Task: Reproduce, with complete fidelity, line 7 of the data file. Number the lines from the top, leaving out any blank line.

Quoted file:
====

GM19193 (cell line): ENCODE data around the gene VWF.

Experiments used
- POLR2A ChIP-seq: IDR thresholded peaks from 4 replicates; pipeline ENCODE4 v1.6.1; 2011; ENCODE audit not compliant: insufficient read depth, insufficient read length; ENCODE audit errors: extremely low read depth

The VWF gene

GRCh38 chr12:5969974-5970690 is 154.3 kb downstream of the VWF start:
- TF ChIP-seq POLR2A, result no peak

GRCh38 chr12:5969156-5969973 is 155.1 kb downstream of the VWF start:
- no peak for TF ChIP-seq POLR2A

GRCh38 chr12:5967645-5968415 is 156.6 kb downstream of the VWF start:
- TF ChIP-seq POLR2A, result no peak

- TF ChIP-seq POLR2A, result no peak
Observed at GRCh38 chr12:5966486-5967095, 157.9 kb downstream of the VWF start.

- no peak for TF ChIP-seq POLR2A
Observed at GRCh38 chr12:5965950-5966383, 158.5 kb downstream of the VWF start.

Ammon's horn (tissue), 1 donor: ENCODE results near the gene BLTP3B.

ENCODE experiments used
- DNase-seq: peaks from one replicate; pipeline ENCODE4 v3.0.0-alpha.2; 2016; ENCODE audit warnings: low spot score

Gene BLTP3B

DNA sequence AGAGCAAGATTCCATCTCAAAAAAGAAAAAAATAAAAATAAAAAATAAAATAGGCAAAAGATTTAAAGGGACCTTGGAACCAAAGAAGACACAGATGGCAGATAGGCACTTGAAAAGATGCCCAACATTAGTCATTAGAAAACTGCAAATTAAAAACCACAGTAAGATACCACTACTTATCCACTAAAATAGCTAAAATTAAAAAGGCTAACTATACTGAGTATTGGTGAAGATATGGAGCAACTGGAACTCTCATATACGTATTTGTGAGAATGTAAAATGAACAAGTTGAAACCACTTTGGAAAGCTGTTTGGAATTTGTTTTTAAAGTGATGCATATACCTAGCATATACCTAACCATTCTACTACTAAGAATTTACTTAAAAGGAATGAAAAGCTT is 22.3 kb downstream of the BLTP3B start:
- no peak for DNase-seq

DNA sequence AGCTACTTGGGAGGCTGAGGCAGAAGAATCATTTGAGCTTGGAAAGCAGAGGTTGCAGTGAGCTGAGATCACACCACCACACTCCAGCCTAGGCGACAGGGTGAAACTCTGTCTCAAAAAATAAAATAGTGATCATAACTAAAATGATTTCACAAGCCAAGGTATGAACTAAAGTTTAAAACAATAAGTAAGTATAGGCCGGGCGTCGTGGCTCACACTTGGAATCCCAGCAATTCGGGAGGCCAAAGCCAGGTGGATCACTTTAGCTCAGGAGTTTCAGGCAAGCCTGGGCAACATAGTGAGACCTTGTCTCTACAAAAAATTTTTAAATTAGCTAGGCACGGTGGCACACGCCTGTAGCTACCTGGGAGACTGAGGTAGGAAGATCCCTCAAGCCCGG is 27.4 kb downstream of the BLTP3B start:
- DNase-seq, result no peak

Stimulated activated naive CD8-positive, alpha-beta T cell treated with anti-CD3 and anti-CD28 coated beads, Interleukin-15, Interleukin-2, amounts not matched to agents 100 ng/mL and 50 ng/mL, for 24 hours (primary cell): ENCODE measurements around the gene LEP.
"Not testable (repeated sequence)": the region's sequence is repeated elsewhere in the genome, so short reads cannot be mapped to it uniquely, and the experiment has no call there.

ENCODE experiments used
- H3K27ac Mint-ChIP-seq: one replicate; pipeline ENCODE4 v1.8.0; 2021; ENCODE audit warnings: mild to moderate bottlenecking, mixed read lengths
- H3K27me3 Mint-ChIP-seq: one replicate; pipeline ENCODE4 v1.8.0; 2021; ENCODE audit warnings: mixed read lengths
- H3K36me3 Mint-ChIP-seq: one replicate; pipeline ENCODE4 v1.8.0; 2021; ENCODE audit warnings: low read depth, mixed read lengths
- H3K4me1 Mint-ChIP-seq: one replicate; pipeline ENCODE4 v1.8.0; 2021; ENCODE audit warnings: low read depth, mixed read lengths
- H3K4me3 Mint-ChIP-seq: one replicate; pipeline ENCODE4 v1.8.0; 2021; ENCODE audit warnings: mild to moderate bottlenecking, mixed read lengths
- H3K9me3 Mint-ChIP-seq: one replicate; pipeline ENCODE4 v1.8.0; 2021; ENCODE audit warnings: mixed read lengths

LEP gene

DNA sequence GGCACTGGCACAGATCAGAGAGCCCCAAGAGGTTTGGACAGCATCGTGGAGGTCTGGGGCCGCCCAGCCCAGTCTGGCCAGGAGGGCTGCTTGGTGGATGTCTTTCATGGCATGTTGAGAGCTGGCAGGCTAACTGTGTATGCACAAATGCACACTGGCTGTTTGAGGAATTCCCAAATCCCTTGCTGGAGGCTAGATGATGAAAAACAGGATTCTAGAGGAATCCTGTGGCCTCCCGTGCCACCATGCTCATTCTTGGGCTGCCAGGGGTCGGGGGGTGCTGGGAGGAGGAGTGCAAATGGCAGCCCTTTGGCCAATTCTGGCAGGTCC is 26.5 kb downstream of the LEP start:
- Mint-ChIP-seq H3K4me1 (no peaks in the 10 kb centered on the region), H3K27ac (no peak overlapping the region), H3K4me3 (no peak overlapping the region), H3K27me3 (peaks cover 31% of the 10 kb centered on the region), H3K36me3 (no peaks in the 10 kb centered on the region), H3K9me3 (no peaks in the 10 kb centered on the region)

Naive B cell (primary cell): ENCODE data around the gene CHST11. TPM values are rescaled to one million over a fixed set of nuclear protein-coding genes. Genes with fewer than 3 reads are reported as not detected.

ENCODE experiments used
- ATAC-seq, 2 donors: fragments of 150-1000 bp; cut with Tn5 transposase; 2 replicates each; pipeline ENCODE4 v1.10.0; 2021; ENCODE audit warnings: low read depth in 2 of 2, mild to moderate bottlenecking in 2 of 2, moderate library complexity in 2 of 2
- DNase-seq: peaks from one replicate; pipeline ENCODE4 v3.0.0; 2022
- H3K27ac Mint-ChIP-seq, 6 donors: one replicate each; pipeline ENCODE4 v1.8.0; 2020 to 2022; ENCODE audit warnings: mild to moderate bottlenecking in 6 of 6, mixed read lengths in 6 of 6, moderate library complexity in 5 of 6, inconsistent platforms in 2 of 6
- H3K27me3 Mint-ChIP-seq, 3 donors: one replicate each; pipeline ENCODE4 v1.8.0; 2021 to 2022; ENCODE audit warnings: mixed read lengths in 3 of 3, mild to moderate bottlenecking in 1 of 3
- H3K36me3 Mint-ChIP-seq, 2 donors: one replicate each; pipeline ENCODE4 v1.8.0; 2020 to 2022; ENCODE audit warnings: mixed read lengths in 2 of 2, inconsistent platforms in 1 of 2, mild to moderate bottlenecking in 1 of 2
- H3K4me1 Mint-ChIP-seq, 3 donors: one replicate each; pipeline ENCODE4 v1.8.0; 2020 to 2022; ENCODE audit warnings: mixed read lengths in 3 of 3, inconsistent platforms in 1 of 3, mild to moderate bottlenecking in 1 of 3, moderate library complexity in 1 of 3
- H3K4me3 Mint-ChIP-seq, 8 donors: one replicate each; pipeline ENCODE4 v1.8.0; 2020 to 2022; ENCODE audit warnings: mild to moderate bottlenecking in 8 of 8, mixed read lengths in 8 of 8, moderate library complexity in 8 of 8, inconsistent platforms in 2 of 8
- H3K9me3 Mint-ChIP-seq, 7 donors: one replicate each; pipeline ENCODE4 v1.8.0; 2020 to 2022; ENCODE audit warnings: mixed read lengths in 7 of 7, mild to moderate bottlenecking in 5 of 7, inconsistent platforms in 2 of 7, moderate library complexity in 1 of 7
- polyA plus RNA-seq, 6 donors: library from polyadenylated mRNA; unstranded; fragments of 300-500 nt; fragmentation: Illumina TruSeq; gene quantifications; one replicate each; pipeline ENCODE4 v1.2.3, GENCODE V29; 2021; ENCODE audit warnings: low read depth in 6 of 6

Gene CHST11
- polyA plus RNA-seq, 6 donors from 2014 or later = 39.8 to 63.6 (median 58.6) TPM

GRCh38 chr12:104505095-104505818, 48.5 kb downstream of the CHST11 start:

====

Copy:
GRCh38 chr12:5969156-5969973 is 155.1 kb downstream of the VWF start: